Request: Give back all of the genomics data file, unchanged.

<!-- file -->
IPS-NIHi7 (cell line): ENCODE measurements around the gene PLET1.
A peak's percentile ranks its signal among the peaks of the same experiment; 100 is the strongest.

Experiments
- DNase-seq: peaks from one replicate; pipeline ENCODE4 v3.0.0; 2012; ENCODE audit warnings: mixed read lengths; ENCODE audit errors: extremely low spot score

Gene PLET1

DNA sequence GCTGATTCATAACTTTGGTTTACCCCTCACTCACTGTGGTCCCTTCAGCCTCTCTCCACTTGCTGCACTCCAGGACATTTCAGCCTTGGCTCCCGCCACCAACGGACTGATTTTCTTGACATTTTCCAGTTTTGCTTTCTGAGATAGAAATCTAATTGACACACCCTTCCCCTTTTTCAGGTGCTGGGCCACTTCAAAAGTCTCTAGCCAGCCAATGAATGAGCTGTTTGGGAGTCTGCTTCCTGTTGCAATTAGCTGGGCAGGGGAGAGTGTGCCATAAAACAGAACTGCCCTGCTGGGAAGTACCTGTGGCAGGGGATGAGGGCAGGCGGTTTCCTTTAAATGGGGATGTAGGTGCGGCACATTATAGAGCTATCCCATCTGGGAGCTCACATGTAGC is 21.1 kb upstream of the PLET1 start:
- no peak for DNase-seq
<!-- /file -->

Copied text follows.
IPS-NIHi7 (cell line): ENCODE measurements around the gene PLET1.
A peak's percentile ranks its signal among the peaks of the same experiment; 100 is the strongest.

Experiments
- DNase-seq: peaks from one replicate; pipeline ENCODE4 v3.0.0; 2012; ENCODE audit warnings: mixed read lengths; ENCODE audit errors: extremely low spot score

Gene PLET1

DNA sequence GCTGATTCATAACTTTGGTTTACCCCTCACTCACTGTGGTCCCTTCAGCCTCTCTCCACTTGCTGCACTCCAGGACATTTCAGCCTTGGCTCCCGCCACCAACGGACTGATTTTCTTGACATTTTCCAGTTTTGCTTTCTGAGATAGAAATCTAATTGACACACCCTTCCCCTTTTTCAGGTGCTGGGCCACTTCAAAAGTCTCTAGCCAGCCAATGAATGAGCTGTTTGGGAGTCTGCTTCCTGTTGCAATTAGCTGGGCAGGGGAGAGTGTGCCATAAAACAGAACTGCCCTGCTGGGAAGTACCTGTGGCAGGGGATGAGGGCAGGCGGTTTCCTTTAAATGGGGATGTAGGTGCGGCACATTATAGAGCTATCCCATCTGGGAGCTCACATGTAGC is 21.1 kb upstream of the PLET1 start:
- no peak for DNase-seq